What’s it about the NYT profile of Elizabeth Holmes?

Over the weekend, I finally gave in. I just had to read the NYT profile of Elizabeth Holmes, the convicted founder of Theranos, to see what it was that had riled people so much. The piece has been called a waste of ink, but then isn’t that most of the internet anyway? If it is about the standards expected out of NYT, a lot can be said about all the ink it wasted in running the campaign for invading Iraq. If it is about running a profile piece on convicts or disgraced businesspersons, then this isn’t the first. So what is it?


If anything, the NYT piece and the overall case of Elizabeth Holmes tells us something that we all probably already know about the complexity of attempting a causal analysis of human actions, and if we want to think a bit further, then about the entrepreneurial ecosystem and  ourselves as a society and the expectations which the entrepreneurial ecosystem has of business founders.


It isn’t difficult to comprehend that she can be guilty of what she’s been convicted for and yet have a sensitive and humane side to herself. Volunteering a rape helpline, not being able “stomach R-rated movies”, rushing after the journalist with a paper towel to wipe off the mix of her dog’s slob and sand, being a mother and a partner. In thinking about those convicted of criminal behaviour, we tend to forget that all of these aren’t things which only “normal people like us” can do. Is it this that makes us uncomfortable?


Or is it that the writer got carried away and started wondering if Ms. Holmes was actually an authentic person and not what she has been made out to be? For me, this admittal and her subsequent exchange with the editor is the most powerful part of the story. It isn’t surprising in the least, because it is this which explains why and how Ms. Holmes managed to achieve whatever she did. Managing to get some of the most influential people in the business and political world to become affiliated with her business wasn’t a small task. To get them on board would take a lot more than the simple promise of massive returns on financial investments.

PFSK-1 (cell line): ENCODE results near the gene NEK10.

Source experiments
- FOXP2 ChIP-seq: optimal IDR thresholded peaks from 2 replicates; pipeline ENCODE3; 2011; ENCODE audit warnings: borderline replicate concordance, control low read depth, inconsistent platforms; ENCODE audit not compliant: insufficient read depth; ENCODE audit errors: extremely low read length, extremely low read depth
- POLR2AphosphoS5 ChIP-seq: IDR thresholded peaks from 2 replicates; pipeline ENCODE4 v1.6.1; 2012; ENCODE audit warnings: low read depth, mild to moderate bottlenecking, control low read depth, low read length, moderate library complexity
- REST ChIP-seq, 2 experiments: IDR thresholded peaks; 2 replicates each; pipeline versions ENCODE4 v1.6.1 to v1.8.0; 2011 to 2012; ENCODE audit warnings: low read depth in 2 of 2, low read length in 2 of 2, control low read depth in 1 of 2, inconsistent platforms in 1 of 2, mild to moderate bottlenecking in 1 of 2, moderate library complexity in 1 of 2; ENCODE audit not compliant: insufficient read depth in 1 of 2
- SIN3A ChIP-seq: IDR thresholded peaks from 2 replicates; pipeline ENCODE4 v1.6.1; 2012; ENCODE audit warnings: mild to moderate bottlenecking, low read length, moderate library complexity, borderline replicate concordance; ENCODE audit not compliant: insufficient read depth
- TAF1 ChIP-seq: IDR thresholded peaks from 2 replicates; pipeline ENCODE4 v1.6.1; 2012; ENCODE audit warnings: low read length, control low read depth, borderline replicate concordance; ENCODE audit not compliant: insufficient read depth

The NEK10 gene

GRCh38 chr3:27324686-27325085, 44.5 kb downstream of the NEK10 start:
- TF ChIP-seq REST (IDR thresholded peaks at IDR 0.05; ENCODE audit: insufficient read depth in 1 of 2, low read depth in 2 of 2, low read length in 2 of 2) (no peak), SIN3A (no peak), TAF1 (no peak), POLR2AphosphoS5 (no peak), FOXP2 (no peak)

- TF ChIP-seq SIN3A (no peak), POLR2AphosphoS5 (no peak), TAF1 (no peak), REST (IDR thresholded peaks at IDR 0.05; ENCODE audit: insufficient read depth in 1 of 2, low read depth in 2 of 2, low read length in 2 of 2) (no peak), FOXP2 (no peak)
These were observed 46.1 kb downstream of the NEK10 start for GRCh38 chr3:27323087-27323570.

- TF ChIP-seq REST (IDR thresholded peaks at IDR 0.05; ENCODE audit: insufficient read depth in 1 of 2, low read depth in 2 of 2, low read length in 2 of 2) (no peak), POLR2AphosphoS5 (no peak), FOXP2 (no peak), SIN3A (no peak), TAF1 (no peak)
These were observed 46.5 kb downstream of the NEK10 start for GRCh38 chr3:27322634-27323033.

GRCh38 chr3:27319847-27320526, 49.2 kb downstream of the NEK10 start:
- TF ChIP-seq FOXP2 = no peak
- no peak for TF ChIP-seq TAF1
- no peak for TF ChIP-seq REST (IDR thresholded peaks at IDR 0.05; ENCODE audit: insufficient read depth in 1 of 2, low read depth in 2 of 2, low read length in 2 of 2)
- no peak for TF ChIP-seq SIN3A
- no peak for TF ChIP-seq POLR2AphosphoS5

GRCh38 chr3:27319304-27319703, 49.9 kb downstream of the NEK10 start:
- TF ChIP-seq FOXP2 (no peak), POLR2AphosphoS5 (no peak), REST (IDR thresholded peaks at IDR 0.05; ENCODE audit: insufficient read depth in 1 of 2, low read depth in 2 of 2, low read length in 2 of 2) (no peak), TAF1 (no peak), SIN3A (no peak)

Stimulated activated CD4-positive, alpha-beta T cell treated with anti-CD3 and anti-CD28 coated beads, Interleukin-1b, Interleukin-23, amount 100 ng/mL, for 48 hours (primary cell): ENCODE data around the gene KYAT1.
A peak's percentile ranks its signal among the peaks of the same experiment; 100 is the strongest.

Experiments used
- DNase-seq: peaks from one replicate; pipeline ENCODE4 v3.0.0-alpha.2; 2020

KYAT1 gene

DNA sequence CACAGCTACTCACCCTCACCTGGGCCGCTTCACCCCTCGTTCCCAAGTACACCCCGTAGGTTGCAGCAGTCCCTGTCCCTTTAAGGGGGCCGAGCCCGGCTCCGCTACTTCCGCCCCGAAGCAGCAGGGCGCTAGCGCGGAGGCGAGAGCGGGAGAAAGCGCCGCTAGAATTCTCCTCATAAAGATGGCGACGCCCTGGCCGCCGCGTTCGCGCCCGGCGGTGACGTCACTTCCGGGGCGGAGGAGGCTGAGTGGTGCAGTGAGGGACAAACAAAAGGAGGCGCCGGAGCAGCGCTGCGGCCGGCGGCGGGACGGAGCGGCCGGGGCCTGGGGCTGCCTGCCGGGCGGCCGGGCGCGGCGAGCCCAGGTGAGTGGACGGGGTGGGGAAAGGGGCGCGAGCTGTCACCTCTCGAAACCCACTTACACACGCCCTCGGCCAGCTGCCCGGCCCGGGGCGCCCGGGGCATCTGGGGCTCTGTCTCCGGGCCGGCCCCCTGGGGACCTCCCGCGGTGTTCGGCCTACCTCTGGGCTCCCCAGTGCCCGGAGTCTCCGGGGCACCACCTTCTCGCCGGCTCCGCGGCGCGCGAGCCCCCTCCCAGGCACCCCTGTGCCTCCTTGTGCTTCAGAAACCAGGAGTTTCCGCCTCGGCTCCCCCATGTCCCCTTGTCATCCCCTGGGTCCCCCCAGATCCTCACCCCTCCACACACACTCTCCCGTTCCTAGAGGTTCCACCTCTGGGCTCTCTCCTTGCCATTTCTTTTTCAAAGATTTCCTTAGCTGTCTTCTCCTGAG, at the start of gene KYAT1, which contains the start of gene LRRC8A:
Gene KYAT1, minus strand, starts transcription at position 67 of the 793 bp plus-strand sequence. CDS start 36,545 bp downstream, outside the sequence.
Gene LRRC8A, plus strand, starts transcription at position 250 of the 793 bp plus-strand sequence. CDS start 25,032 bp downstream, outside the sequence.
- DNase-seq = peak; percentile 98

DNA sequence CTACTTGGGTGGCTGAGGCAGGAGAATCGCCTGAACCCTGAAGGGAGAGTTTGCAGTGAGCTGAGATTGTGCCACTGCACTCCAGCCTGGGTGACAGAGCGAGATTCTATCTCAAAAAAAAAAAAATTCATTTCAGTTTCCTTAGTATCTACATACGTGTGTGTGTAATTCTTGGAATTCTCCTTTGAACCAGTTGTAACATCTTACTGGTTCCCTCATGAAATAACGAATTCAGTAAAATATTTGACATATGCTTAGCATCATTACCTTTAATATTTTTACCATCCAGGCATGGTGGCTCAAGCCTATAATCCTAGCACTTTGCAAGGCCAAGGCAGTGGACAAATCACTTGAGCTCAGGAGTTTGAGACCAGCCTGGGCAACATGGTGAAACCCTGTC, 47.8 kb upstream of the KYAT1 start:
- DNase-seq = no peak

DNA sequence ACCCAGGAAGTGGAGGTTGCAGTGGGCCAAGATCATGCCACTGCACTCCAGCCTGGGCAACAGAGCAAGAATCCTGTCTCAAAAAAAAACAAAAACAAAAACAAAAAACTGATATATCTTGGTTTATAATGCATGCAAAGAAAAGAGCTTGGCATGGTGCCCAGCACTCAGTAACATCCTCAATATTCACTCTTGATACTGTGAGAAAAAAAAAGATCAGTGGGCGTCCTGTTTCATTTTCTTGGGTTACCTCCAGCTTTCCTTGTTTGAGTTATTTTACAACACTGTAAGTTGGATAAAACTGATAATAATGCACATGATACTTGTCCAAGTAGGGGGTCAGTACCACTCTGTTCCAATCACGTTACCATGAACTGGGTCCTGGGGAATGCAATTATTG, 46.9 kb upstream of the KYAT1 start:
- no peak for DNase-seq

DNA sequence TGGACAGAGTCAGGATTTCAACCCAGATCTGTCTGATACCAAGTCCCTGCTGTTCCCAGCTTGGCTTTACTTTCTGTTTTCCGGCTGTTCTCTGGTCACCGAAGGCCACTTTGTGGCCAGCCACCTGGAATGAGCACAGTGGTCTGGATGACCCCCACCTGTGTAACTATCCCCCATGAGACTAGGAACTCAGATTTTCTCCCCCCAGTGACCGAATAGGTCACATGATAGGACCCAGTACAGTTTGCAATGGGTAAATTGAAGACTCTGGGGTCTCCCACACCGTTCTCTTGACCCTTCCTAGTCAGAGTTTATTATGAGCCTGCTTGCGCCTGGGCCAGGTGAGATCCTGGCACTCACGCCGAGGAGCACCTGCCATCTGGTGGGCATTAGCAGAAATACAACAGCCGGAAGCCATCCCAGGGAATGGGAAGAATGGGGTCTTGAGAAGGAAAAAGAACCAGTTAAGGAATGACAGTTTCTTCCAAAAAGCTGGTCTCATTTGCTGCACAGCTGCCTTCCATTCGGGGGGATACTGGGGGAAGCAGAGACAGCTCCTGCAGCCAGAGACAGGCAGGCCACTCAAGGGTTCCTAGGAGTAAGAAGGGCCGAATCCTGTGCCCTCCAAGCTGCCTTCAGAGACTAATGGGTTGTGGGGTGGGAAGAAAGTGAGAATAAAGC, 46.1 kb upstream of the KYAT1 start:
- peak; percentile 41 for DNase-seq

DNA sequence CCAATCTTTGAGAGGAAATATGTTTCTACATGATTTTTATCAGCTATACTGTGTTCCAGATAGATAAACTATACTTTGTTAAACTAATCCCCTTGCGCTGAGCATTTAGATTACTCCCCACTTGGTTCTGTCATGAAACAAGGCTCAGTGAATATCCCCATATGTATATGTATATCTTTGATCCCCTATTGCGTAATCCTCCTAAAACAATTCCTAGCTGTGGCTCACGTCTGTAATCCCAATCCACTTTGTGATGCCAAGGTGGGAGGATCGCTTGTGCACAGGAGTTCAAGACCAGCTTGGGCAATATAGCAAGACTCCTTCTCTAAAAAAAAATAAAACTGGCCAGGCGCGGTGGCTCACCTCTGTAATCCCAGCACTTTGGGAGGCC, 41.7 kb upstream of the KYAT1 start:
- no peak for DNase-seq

It may be argued that the motives of some of these men might have been questionable and that they aren’t really as smart as the world makes them out to be. The truth remains that she managed to convince not just one, or two, but a bunch of them. It may well be the case that all of them shared some common strands of weaknesses which she understood well and was able to use to her advantage. Which takes us back to the question of the extent to which we can depend on the judgement of men who we think know better than us based on the material success they have achieved in their lifetime.


Other than this, the big news is that she has lost her weird voice and isn’t dressed up like she used to – I can understand the mentions about the turtlenecks though I’ll get to that in a bit, but I still can’t fathom how someone’s choice of shade of lipstick is something to talk about. Or maybe it does have an effect and influence people’s judgement in a way that I don’t understand. Because if it does then it says more about us than about the person who’s wearing it.


Regardless of how I may feel about it, these are things which are powerful influencers of decision making. There’s a good reason why startup founders dress and act the way they do. The turtlenecks, the hoodies, the Allbirds and the Vejas. Ms. Holmes took it too far by changing her voice, but putting on an accent to signify your belonging to the “right class” is fairly common. In an ideal world, we wouldn’t want them to be the stuff which guides how we make decisions on the “hard ” that life is made of: money, business, politics. And maybe that’s what makes us uncomfortable to think about too.


What else about it makes us uncomfortable?